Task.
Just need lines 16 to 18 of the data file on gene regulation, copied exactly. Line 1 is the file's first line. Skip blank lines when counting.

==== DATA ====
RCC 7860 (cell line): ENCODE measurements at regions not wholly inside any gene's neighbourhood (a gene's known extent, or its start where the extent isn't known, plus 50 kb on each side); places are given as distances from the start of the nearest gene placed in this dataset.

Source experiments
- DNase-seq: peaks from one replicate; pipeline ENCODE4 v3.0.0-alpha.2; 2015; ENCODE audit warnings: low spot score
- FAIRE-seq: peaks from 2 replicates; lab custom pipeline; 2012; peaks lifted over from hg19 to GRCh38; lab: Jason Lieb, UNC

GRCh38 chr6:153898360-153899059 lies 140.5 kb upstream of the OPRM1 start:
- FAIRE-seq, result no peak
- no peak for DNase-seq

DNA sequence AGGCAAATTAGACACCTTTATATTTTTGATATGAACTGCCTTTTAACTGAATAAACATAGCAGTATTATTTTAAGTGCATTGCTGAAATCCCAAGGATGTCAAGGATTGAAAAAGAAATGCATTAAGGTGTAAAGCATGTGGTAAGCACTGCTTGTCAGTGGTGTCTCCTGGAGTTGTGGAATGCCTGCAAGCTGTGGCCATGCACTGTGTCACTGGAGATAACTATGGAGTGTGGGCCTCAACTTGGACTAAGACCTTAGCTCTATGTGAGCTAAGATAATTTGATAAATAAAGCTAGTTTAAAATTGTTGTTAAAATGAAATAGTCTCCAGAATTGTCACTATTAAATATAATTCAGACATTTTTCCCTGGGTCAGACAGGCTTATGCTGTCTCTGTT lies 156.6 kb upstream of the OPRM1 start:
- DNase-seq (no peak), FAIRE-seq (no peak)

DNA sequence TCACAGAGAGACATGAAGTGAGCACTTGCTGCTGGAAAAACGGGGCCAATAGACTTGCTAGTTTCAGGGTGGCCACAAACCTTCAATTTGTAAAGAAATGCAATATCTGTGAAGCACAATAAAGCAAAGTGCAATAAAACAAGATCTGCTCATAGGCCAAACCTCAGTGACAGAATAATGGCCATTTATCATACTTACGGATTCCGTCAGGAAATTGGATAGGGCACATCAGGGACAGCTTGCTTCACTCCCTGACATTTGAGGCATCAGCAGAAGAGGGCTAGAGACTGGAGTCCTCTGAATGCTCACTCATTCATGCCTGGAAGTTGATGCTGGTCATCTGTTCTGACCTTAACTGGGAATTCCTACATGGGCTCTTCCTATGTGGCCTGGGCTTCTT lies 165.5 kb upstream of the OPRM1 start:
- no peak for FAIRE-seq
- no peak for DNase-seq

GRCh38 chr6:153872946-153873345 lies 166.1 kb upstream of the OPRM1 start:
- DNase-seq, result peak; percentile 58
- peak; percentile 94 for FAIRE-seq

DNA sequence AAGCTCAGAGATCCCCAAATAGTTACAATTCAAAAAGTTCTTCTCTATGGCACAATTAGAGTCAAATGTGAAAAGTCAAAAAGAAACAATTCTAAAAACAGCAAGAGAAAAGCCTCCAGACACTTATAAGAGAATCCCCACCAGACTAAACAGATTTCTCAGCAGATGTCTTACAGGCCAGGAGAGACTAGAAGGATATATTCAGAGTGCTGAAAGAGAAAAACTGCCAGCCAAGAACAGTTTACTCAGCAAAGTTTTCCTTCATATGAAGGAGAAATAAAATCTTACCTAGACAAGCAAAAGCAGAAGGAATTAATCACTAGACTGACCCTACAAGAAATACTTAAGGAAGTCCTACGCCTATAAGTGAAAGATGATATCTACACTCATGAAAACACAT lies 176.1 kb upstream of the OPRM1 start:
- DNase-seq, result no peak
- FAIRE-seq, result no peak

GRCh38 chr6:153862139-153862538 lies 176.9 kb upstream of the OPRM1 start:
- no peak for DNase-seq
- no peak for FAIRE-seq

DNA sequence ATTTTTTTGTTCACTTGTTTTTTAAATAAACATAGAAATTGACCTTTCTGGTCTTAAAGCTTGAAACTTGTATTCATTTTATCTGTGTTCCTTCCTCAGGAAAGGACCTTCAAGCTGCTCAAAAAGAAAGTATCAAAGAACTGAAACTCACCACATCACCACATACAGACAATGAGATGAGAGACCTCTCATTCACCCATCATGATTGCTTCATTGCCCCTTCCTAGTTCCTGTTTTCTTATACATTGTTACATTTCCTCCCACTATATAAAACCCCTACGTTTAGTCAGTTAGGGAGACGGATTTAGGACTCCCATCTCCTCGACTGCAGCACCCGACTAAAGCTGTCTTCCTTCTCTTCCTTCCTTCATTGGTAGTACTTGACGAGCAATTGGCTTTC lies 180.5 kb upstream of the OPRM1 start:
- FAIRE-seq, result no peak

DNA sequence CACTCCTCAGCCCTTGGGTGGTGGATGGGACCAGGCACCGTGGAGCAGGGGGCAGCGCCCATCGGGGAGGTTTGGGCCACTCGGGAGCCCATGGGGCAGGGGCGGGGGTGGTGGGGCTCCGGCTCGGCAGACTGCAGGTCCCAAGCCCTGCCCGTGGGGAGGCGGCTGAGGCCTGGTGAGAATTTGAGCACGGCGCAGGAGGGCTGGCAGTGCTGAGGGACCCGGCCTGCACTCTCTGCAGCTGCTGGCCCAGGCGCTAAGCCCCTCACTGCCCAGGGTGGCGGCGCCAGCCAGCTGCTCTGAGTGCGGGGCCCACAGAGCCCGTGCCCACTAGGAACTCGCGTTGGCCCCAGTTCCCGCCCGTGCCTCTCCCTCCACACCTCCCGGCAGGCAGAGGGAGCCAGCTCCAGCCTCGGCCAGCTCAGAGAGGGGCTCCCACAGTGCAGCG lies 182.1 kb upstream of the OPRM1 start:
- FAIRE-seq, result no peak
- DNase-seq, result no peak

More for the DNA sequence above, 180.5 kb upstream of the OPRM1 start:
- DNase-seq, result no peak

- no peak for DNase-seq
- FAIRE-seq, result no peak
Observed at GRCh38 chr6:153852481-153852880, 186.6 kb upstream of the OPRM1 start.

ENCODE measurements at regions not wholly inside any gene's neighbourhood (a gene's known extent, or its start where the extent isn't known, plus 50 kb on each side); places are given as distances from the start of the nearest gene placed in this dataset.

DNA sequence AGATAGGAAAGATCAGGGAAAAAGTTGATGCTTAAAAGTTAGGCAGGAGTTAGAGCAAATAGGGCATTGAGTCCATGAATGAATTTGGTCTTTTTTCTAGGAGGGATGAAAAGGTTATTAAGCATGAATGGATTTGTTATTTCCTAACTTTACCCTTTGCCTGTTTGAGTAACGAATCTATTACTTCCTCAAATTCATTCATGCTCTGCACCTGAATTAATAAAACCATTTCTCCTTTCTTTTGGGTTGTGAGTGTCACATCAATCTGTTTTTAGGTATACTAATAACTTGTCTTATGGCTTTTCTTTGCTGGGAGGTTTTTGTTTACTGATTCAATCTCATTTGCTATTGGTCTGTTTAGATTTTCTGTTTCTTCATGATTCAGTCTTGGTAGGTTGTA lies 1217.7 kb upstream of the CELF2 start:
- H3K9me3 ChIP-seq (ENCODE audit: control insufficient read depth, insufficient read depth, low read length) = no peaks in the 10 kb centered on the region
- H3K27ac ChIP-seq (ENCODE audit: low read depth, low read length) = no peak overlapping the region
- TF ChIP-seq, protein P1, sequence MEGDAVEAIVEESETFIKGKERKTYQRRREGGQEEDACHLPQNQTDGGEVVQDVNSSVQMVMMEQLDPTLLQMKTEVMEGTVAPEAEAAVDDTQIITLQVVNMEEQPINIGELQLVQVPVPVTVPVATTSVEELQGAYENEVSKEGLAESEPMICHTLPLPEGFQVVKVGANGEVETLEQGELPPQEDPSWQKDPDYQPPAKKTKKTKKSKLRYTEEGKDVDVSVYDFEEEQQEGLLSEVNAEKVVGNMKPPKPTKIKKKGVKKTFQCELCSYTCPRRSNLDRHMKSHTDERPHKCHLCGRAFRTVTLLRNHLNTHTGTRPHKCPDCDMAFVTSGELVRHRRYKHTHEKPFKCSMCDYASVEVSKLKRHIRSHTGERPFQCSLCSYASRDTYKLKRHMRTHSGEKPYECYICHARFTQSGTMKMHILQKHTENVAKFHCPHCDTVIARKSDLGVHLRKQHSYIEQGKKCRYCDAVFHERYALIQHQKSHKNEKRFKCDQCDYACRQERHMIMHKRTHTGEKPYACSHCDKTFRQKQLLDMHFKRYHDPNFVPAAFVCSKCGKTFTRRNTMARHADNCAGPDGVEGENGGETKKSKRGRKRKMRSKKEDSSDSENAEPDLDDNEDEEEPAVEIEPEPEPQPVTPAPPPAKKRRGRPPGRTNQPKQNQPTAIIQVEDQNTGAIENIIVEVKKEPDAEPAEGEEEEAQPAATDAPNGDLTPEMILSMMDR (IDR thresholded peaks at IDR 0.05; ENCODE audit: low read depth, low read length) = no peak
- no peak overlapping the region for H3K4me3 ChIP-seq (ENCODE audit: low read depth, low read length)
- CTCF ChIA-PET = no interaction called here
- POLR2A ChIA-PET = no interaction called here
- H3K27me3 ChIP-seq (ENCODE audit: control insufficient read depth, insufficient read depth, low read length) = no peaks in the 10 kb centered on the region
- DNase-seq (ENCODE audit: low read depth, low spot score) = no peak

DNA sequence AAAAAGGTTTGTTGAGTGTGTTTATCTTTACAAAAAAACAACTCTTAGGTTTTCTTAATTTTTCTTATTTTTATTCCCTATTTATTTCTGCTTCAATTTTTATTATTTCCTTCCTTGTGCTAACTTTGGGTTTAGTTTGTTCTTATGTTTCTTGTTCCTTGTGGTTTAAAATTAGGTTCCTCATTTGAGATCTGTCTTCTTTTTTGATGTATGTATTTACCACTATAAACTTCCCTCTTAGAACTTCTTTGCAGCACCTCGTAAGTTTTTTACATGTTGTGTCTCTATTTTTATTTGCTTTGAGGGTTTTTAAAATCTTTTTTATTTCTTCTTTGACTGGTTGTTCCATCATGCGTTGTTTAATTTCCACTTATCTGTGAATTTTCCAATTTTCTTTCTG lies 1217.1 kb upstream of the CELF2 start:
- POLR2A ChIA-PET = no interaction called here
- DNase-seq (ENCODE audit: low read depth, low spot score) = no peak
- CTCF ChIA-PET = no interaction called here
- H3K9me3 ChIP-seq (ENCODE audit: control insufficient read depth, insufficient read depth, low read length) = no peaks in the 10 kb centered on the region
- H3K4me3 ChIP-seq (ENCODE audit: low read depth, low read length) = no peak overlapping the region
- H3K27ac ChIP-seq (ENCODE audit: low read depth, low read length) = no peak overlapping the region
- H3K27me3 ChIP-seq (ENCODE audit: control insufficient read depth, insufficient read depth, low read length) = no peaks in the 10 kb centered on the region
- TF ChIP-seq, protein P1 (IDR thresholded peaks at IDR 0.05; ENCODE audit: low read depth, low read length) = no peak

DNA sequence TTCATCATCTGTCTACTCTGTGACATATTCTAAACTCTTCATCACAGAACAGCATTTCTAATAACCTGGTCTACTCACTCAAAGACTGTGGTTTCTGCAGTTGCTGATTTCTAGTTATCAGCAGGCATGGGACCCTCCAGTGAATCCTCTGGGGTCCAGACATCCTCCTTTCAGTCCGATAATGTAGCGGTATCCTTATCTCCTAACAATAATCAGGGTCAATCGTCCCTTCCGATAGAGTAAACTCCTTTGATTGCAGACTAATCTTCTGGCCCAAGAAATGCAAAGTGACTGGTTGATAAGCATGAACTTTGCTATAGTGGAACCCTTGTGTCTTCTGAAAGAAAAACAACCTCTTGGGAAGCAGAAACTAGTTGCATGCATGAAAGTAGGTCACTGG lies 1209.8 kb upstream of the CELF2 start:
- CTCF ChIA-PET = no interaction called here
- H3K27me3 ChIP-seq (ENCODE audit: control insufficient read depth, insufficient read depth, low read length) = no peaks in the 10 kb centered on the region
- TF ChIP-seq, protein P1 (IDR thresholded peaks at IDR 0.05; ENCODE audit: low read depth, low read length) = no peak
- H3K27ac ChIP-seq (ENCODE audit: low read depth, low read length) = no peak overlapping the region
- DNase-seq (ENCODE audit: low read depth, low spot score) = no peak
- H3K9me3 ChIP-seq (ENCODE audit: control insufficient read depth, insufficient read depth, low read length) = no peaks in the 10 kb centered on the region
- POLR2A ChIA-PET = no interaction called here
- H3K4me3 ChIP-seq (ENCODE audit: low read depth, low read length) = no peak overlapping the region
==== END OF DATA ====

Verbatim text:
DNA sequence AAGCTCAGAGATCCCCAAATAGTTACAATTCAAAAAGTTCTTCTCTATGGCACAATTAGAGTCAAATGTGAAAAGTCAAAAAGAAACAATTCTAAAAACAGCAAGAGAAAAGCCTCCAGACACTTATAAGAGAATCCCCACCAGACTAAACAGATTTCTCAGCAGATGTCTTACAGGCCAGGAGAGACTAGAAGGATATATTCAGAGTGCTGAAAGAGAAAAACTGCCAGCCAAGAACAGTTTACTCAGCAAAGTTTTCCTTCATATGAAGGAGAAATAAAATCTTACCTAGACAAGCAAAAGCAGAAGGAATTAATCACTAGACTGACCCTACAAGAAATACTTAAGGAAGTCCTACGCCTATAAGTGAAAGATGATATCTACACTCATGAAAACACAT lies 176.1 kb upstream of the OPRM1 start:
- DNase-seq, result no peak
- FAIRE-seq, result no peak